Three to four billion pounds of criminal money in Europe is being laundered through cryptocurrencies, according to Europol.
The agency’s director Rob Wainwright told the BBC’s Panorama that regulators and industry leaders need to work together to tackle the problem.
The warning comes after Bitcoin’s value fell by half from record highs in December.
Mr Wainwright said that Europol, the European Union Agency for Law Enforcement Cooperation, estimates that about 3-4% of the £100bn in illicit proceeds in Europe are laundered through cryptocurrencies.
“It’s growing quite quickly and we’re quite concerned,” he said.
There many different types of cryptocurrencies but the best known is Bitcoin. They are intended to be a digital alternative to pounds, dollars or euros.
However, unlike traditional currencies, they are not printed by governments and traditional banks, nor controlled or regulated by them.
Instead, digital coins are created by computers running complex mathematical equations, a process known as “mining”. A network of computers across the world then keeps track of the transactions using virtual addresses, hiding individual identities.
The anonymous and unregulated nature of virtual currencies is attracting criminals, making it hard for police to track them as it is difficult to identify who is moving payments.
Mr Wainwright said: “They’re not banks and governed by a central authority so the police cannot monitor those transactions.
“And if they do identify them as criminal they have no way to freeze the assets unlike in the regular banking system.”
Another problem Europol has identified involves the method that criminals use to launder money.
Proceeds from criminal activity are being converted into bitcoins, split into smaller amounts and given to people who are seemingly not associated with the criminals but who are acting as “money mules”.
These money mules then convert the bitcoins back into hard cash before returning it to the criminals.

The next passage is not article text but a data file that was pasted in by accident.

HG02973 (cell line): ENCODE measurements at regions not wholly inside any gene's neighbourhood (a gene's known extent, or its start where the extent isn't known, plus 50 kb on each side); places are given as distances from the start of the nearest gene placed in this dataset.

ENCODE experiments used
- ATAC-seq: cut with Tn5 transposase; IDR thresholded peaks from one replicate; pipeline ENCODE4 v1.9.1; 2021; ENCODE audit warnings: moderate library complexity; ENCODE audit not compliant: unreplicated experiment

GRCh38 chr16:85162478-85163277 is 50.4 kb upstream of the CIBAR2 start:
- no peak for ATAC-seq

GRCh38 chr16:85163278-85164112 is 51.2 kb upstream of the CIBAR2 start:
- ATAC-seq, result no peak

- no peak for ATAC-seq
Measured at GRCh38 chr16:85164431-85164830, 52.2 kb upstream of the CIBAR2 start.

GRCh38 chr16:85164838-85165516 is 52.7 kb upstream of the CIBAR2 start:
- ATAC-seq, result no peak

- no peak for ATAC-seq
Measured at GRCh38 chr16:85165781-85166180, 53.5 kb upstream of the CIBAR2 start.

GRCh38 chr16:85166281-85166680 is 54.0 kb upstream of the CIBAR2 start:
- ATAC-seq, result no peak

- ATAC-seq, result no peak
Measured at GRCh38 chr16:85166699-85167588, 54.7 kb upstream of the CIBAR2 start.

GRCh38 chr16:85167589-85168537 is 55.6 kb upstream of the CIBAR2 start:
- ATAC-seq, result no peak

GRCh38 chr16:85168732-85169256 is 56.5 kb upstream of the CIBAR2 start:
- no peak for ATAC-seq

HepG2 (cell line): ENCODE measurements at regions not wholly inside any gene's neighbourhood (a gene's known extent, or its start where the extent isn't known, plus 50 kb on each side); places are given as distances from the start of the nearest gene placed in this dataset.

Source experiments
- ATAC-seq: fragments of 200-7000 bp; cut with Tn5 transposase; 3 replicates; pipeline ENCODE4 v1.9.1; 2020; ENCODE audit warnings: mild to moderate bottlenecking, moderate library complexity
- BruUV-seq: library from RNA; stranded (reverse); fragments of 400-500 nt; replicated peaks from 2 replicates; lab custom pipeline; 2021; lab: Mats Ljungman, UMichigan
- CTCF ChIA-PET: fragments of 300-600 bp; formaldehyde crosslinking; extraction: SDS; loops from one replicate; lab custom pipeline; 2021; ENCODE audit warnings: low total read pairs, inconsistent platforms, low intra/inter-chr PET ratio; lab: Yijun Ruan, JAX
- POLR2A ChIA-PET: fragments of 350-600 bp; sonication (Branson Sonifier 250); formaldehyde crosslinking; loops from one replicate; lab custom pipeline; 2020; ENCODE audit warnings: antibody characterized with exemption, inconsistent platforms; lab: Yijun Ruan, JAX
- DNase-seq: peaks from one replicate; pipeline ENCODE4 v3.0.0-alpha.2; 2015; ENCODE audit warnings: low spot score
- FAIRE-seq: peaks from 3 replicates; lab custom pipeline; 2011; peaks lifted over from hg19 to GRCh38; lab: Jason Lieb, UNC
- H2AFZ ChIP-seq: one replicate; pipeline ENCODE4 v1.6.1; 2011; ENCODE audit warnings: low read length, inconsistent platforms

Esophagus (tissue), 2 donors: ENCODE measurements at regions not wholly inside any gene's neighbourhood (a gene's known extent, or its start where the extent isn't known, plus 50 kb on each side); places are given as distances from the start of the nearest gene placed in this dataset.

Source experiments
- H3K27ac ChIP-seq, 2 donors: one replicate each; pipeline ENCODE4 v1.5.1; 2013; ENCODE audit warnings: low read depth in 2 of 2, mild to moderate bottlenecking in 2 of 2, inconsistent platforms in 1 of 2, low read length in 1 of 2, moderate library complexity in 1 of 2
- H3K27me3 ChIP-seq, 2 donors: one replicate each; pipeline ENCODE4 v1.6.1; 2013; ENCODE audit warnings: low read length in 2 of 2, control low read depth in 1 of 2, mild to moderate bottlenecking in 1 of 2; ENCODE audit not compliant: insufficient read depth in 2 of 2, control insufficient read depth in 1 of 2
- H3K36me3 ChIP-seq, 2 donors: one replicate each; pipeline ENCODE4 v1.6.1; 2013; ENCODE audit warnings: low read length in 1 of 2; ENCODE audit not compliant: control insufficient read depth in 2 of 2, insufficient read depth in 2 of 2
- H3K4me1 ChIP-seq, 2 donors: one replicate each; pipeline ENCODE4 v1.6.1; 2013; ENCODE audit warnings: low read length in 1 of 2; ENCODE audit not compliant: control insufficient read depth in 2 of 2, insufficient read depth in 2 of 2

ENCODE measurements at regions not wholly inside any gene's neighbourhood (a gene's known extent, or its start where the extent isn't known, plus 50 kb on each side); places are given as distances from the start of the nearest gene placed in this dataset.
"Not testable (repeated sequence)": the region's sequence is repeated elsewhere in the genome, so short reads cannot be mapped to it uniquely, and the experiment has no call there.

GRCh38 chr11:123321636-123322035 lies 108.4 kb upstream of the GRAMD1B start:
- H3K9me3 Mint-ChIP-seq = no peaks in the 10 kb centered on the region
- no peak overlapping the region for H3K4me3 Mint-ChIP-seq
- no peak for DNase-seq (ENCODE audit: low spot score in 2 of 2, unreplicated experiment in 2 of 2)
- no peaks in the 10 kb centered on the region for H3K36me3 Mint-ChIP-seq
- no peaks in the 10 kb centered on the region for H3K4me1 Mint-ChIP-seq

“It’s very difficult for the police in most cases to identify who is cashing this out,” Mr Wainwright said.
He said that police were also seeing a trend where money “in the billions” generated from street sales of drugs across Europe is being converted into bitcoins.
He called on those running the Bitcoin industries to work with enforcement agencies.
“They have to take a responsible action and collaborate with us when we are investigating very large-scale crime,” he said.
“I think they also have to develop a better sense of responsibility around how they’re running virtual currency.”
Although British police have yet to respond to requests from Panorama, Parliament is seeking to step up regulations.
The Treasury Select Committee is looking into cryptocurrencies and details of EU-wide regulations to force traders to disclose identities and any suspicious activity are expected later this year.
Alison McGovern, Labour MP for Wirral South who is serving on the committee, has been calling for an inquiry into cryptocurrencies.
“I think that will draw the attention of the Treasury and the Bank [of England] and others to how we put in place a regulatory system,” she said.
“I think probably hand on heart we have all been too slow, but the opportunity is not lost, and we should all get on with the job now.”